Two Japanese restaurants sit a mile apart, and you can’t go wrong with either.

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Our happy hour this week is a twofer, a pair of Japanese restaurants that sit a mile apart, offering duck meat balls and pig ears. Maybe you visit one. Or maybe you hit both. You can’t go wrong with either (unless you were expecting nachos and sliders).

 

Kamonegi is the new soba-and-tempura spot in Fremont, the current must-nab-a-seat place. The unassuming 32-seat restaurant has a soft, calming Eastern aesthetic, a stark contrast to the rush-hour-honking mayhem on the other side of its windows.

It’s not known for its bar. Few even know happy hour is served. But come before the dinner rush and you’ll find beautiful snacks composed by chef Mutsuko Soma.

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A plate of duck meatballs ($8) comes with crispy-fried duck skin, lotus roots and a sous vide egg to give it a creamy, rich oomph. You’ll want to mop up the soy-reduction sauce.

Foie gras ($9) is rejiggered to look like a tofu square and doubles as a canvas for the artfully plated sake-poached shrimp and a dollop of wasabi, layers of sweet, creamy and spicy, served with dashi sauce. It’s magnificent.

Her happy-hour noshes are exacting and refined. Kamonegi is not so much a happy-hour hangout, more like a teaser before the kitchen goes full-throttle at 5 p.m. and starts cranking out entrees.

Kamonegi, 1054 N. 39th St., Seattle, offers happy hour Tuesday-Saturday 4-6 p.m. and again on Friday and Saturday night from 9-11 p.m., with snacks $4-$9 and $1 off wine and beer. (206-632-0185, kamonegiseattle.com)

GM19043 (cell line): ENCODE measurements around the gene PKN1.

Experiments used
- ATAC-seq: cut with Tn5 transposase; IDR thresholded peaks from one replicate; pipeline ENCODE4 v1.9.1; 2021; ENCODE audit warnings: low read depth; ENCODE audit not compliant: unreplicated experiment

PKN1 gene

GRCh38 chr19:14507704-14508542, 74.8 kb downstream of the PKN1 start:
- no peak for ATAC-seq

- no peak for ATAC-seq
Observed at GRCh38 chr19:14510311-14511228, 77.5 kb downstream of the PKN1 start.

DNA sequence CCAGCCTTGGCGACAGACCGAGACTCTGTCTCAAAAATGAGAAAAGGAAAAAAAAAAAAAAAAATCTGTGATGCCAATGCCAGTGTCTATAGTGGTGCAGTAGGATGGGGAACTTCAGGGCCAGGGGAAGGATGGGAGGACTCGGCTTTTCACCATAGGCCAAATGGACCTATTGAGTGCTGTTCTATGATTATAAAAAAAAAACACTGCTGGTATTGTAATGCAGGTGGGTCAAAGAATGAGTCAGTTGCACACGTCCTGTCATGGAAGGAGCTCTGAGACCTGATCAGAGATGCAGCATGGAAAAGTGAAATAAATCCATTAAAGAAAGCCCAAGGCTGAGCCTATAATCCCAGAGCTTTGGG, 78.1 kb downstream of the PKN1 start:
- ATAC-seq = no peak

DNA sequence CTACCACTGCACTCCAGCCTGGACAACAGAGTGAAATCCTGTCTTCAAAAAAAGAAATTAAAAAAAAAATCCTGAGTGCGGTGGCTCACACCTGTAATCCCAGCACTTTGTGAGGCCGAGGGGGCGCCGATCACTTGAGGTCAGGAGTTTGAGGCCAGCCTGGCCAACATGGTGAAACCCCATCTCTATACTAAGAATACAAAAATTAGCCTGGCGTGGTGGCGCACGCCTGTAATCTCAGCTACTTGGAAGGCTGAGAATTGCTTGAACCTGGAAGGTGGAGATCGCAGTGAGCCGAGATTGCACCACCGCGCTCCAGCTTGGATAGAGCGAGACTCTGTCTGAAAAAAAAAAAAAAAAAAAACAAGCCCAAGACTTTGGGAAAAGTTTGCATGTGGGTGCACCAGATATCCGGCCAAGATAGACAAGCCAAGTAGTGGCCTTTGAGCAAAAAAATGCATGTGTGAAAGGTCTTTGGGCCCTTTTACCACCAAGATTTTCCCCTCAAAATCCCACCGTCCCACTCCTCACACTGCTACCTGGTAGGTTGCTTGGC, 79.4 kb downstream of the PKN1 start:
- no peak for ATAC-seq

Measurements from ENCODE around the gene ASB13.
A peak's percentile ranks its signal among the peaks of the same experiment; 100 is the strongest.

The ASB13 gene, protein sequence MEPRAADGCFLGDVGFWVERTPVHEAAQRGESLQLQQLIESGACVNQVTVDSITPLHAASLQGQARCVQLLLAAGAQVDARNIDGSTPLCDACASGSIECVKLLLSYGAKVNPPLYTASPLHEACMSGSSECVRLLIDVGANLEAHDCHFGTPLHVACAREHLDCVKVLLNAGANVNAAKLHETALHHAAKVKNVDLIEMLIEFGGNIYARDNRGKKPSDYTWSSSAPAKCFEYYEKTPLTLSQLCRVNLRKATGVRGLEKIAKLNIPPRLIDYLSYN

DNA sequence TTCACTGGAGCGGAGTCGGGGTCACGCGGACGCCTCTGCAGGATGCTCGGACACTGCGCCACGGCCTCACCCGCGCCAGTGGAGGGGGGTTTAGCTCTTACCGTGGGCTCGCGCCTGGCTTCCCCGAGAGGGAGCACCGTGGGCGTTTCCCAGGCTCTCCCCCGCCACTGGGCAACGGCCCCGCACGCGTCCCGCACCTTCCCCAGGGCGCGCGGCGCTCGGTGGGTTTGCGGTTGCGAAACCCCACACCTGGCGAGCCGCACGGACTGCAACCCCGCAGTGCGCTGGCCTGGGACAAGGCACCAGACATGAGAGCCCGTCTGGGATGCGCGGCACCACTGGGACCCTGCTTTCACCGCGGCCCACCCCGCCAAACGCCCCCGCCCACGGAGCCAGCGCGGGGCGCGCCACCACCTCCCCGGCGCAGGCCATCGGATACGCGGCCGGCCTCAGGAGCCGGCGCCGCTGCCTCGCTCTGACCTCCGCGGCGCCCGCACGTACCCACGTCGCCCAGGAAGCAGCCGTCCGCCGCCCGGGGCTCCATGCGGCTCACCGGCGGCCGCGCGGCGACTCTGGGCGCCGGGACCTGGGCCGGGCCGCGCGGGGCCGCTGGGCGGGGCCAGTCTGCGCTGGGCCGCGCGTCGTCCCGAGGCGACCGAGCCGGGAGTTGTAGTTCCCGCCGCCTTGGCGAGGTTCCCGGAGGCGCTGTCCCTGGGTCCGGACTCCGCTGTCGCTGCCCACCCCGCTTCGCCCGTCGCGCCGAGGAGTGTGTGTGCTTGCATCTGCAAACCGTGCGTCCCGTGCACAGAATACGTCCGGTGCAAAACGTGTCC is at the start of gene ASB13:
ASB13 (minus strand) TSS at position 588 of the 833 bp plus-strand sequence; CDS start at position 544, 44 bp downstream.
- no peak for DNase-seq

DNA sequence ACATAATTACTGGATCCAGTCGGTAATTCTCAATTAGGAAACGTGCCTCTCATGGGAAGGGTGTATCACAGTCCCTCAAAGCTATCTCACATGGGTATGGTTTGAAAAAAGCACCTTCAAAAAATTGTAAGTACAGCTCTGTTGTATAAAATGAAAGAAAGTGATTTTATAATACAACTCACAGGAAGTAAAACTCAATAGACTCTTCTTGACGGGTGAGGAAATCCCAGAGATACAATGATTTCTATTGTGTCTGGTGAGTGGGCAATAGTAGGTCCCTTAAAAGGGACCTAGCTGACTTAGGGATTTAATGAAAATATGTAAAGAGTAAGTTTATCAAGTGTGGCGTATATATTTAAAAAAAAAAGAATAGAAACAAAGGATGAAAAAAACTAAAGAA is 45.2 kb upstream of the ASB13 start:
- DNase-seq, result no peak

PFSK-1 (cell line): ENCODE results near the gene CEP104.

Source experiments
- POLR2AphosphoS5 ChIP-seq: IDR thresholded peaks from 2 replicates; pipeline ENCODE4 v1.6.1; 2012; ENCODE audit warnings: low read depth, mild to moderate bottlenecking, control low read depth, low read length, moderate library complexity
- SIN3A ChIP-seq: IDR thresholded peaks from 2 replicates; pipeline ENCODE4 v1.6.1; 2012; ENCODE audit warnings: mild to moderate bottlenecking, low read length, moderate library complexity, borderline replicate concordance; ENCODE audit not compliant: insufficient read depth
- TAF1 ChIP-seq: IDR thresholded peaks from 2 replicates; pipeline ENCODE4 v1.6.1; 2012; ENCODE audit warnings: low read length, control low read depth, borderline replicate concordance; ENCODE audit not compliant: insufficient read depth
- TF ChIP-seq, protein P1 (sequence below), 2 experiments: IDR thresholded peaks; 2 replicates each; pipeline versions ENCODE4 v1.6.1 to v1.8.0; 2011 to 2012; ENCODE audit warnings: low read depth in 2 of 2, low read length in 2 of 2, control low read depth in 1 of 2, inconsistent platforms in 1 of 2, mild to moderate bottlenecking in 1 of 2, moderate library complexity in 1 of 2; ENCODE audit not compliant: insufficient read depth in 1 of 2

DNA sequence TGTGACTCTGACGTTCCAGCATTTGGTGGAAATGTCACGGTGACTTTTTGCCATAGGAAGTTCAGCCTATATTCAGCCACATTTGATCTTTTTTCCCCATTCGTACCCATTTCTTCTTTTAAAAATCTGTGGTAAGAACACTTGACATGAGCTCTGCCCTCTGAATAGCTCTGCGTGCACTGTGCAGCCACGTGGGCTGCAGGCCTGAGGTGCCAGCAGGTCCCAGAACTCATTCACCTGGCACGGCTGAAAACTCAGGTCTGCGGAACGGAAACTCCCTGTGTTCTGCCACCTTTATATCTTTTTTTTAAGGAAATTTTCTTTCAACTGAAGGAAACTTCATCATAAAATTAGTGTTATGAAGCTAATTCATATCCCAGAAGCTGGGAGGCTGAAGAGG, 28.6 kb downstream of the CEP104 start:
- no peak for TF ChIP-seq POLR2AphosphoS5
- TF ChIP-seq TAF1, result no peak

Kokkaku, the Japanese steakhouse along the Wallingford drag, features what is arguably the most buzzworthy meat around town these days, the “Mishima Reserve Wagyu” cut. The buttery, high-grade steak is supposed to be a million times better than the Prime grade stuff. Thus it’s priced as such: 10 bucks for an ounce of the New York steak.

Kokkaku’s happy hour is more nose-to-tail eating. So much that the chicken wings on the bar menu look like an add-on to placate the less-adventurous bar hoppers.

But why go there if you are going to eat here?

The slivers of pig ears, braised and fried to a crunchy finish, are delightfully salty and savory, the ideal beer food. It would be fine if it were served like a bowl of pretzels. Kokkaku fancies it up over a bed of frisée salad and adds a poached egg.

Chicken-liver mousse is plated with a gelatinous sheet of whiskey, brown sugar and cinnamon to give the gamy flavor a sweet, boozy punch. Think of it as having a whiskey Jell-O shot with your liver mousse. It’s delicious.

The pig tails, with a sticky-sweet Mirin glaze, have a pronounced oinky flavor, a poor man’s rib. They’re nice to gnaw on, though I imagine some may be wigged out by the crunchy sound of the tail, especially if you channel Wilbur from “Charlotte’s Web” and all.

Kokkaku, 2208 N. 45th St., Seattle, offers happy hour on Sunday, Monday, Wednesday and Thursday from 5-6 p.m. and again 9-10 p.m., with $6 bar bites and $2 off on beer and wine. (206-588-1568, kokkakuseattle.com)